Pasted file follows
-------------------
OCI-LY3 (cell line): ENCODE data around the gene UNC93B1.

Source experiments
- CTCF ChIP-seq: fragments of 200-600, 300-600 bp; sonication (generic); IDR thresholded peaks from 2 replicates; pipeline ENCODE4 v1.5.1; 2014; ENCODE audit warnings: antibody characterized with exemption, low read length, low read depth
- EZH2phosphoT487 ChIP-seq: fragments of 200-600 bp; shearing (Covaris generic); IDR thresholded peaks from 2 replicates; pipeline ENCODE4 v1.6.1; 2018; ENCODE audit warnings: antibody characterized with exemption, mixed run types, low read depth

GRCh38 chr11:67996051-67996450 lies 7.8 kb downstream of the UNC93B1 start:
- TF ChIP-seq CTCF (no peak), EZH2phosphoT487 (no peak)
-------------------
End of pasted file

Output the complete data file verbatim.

OCI-LY3 (cell line): ENCODE data around the gene UNC93B1.

Source experiments
- CTCF ChIP-seq: fragments of 200-600, 300-600 bp; sonication (generic); IDR thresholded peaks from 2 replicates; pipeline ENCODE4 v1.5.1; 2014; ENCODE audit warnings: antibody characterized with exemption, low read length, low read depth
- EZH2phosphoT487 ChIP-seq: fragments of 200-600 bp; shearing (Covaris generic); IDR thresholded peaks from 2 replicates; pipeline ENCODE4 v1.6.1; 2018; ENCODE audit warnings: antibody characterized with exemption, mixed run types, low read depth

GRCh38 chr11:67996051-67996450 lies 7.8 kb downstream of the UNC93B1 start:
- TF ChIP-seq CTCF (no peak), EZH2phosphoT487 (no peak)